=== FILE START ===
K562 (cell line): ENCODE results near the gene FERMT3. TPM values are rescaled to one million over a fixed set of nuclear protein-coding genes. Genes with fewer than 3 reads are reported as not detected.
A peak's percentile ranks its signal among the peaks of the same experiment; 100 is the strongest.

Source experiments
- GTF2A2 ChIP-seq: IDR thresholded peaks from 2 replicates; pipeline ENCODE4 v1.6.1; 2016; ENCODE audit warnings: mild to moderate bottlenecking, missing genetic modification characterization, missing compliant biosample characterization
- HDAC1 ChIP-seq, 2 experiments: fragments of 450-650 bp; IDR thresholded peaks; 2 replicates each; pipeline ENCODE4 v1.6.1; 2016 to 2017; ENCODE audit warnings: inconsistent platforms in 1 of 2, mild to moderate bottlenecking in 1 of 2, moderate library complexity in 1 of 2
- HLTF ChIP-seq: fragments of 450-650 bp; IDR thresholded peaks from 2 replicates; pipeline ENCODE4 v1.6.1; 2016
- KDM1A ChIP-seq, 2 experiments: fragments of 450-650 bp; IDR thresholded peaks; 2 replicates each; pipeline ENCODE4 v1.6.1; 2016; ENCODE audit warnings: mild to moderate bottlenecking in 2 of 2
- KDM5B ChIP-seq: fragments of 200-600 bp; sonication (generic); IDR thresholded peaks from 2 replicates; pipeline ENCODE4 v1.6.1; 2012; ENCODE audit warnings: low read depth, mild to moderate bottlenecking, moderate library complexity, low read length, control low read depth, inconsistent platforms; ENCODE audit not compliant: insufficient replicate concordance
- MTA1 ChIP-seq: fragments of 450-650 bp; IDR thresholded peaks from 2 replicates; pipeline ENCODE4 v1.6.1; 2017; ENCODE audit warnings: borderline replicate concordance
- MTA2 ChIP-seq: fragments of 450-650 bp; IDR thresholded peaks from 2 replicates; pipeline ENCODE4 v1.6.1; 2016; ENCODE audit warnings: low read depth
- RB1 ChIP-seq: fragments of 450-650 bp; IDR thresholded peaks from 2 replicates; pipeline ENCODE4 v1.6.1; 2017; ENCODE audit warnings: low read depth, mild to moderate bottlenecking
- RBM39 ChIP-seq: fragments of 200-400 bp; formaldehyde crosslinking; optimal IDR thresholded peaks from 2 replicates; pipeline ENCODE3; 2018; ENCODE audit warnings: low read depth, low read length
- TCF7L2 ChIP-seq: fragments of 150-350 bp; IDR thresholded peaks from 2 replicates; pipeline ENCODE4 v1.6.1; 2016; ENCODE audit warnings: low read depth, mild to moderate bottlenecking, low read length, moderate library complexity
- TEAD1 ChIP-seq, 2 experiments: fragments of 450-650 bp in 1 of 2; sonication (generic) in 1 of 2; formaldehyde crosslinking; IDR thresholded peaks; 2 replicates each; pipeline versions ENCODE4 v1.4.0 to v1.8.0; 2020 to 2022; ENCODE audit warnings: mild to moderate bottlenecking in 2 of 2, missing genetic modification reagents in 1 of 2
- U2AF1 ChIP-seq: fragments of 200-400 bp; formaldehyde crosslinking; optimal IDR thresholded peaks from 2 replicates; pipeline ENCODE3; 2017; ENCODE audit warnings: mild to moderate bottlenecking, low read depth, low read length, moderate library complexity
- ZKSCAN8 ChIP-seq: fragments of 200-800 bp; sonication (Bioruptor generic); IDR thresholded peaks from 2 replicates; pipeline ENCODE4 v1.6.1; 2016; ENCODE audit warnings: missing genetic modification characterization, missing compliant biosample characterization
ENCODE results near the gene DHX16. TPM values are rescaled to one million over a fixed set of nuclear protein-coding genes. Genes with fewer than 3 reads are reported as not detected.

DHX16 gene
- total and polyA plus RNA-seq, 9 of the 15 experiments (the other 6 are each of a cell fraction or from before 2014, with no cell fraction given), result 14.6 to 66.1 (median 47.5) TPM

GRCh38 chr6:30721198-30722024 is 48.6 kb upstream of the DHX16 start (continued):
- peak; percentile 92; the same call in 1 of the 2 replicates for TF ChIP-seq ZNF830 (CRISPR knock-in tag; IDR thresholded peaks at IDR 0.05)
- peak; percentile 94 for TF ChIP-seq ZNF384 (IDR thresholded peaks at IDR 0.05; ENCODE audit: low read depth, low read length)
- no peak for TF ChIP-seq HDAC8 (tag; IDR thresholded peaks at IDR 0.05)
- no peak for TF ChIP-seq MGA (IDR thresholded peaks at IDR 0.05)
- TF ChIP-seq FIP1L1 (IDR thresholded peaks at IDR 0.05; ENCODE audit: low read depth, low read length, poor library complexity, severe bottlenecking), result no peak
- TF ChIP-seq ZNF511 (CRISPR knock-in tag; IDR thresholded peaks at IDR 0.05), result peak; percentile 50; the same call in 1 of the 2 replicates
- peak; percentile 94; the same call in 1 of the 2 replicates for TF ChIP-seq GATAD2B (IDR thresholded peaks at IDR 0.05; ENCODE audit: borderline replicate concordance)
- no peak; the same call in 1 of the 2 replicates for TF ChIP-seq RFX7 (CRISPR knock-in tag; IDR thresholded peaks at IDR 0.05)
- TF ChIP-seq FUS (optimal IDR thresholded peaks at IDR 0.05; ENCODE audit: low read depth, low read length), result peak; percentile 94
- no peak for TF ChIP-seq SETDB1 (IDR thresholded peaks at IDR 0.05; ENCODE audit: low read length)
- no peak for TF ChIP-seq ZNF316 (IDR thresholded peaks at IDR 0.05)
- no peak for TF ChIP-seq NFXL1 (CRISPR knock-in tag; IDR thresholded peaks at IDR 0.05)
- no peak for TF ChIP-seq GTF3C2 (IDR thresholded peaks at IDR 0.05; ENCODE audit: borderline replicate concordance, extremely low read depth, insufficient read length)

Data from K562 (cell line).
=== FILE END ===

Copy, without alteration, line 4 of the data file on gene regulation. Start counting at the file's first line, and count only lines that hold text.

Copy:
- GTF2A2 ChIP-seq: IDR thresholded peaks from 2 replicates; pipeline ENCODE4 v1.6.1; 2016; ENCODE audit warnings: mild to moderate bottlenecking, missing genetic modification characterization, missing compliant biosample characterization